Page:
We aren't taught that debt management is a part of stock investing, but it actually is -- all of the different decisions in your financial life are interconnected. Obviously, your loans can't impact how much a stock's price rises or falls. However, mismanaged debt can drastically reduce the amount you have in your stock portfolio down the road. And the best possible debt management strategy isn't as simple as avoiding it altogether.
How debt interacts with investments
Capital allocation decisions carry opportunity cost. You have to decide what you do with every single dollar you save. If you pay down debt, you miss out on the returns you could have been earned by investing that money. If you purchase stocks while carrying debt, you incur interest on the balance that you could have avoided. These factors need to be considered if you want the best possible financial plan.
The decisions you make around loans have ramifications for the amount of cash available for investment. When all aspects of your financial plan are acting harmoniously, it helps you avoid emotional decision making, such as taking on too much risk to chase returns.
Good debt vs. bad debt
There's something to be said about living debt-free and the associated stress relief. However, you can use loans responsibly without inhibiting yourself or hurting your financial plan. It's important to know the difference between destructive debt and loans that can be healthy when utilized properly.
"Good" debt carries low interest rates, and it's backed up by assets that have relatively stable value. The more liquid and less volatile those assets are, the better. Mortgages and HELOCs are generally considered a healthy form of debt, because they tend to have low interest rates and are backed up by real estate. Loans that are secured against bonds and low-volatility stocks are even better. It's easier to convert stocks and bonds into cash, which is a great safety valve if you carry debt.
Think of it this way: Healthy loans could potentially be eliminated whenever you please by selling the assets that back them up. You can choose to keep those lines of credit open in order to use that capital more effectively somewhere else in your financial plan.
"Bad" debt includes unsecured loans with high interest rates. Credit card balances fall under this category. They are unsecured loans that can have interest rates well above 20%. It's unlikely that you'd achieve long-term returns from any investment that's higher than that interest expense, so it's a good idea to focus on eliminating credit card balances before you invest too heavily in the stock market. Unfortunately, many households carry a credit card balance, though the total amount outstanding has dropped drastically over the past year.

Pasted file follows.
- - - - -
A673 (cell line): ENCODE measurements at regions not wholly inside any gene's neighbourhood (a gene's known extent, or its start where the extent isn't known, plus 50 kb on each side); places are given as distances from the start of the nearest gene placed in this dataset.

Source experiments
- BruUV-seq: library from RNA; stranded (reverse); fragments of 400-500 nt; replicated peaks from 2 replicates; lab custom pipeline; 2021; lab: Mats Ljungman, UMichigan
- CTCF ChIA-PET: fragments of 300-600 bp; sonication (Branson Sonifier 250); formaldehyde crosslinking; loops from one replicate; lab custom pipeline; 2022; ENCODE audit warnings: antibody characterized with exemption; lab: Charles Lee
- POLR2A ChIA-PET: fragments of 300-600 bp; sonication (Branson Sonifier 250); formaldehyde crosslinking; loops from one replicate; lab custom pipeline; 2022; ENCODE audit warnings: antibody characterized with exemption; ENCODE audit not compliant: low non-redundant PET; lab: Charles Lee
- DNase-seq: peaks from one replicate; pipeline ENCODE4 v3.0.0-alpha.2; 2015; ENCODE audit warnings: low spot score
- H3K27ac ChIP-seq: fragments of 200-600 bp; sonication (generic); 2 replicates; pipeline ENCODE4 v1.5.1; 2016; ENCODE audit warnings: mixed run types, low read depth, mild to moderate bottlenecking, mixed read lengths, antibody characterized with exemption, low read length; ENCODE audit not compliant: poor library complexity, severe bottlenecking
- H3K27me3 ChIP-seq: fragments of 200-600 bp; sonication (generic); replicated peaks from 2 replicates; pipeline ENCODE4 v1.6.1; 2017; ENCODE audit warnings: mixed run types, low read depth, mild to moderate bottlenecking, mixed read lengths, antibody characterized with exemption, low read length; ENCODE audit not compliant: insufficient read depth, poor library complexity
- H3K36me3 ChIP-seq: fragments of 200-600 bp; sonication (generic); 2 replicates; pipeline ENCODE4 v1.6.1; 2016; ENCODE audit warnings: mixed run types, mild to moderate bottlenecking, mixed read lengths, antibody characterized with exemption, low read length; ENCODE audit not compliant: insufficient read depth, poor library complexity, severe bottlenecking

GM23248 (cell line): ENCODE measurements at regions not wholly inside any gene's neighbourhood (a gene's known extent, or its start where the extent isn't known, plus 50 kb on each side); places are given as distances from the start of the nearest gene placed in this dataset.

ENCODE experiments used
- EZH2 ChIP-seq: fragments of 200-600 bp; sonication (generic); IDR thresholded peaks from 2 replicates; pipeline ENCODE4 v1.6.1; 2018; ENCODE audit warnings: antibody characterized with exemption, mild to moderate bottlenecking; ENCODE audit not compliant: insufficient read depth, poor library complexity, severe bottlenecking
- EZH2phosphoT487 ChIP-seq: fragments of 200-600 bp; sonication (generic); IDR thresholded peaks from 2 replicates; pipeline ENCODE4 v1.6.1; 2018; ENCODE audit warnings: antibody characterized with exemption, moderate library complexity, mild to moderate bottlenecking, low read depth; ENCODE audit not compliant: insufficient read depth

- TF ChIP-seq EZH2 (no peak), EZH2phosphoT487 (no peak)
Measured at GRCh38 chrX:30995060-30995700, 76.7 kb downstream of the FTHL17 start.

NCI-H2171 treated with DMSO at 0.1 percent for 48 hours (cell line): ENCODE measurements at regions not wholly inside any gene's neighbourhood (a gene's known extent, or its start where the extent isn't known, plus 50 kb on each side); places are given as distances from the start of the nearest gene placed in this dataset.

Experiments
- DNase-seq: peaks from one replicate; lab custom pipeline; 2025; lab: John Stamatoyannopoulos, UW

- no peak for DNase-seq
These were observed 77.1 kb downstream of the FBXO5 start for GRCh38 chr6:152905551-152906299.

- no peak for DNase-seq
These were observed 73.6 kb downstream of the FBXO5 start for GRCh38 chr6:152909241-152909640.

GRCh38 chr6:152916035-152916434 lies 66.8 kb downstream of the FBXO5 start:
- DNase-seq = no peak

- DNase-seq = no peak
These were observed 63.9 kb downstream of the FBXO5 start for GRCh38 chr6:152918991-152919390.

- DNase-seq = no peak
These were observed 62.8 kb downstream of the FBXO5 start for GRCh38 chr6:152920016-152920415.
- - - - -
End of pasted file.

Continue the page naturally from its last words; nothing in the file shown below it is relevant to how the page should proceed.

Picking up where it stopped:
Student loans fall somewhere in the middle. They have moderate interest rates, and they aren't backed up by other assets. They can be a necessary financial tool to achieve an education and improve earning power. However, your ability to repay is entirely based on future income, which isn't guaranteed.
The real-life decisions you'll make
Focusing on bad debt before investing in the stock market can actually unlock better long-term returns. Some credit cards can have serious consequences if you carry a balance. People commonly make unmatched contributions to their 401(k) while paying more than 20% interest on a credit card. These two decisions don't make sense together.
You're unlikely to average over 20% returns each year in your investment account. Every dollar that you're investing rather than using to eliminate debt is actually reducing the amount you'll have available to invest in the future. That's why it's important to focus on this bad debt before investing. Over time, you can purchase stocks with the cash you save on interest. In the long term, your stock portfolio will be higher if you follow this order of operations and invest all your savings from credit card interest payments.
On the other hand, paying down healthy debt too quickly keeps you from maximizing investment gains. Your mortgage likely bears a low interest rate that's not destroying your financial opportunities while you build equity in a home. Thirty-year fixed mortgage rates are around 3% right now. Any payment you make above the minimum generates minimal savings. Assuming long-term S&P 500 index returns of 8%, you're losing 5% on any amount you pre-pay in the long term versus a simple index fund.
If you invest rather than paying down healthy debt, you're creating a liquid asset pool that can be used however you like. In the future, you can pay down your loan balance in a lump sum. You'd probably have more money left over than you would have if you just paid down a mortgage each month. Obviously, there's risk entailed by accepting interest expense in favor of growth potential. That's why you need to have a long-term and relatively low-risk investment strategy to make it work. Diversified index funds are probably the best route for most investors for this purpose.
When you recognize that your financial decisions are intertwined, you open the door to improved outcomes in your investment portfolio. You'll gain flexibility and control along the way too. You might want to have some extra cash to throw around the next time the stock market crashes.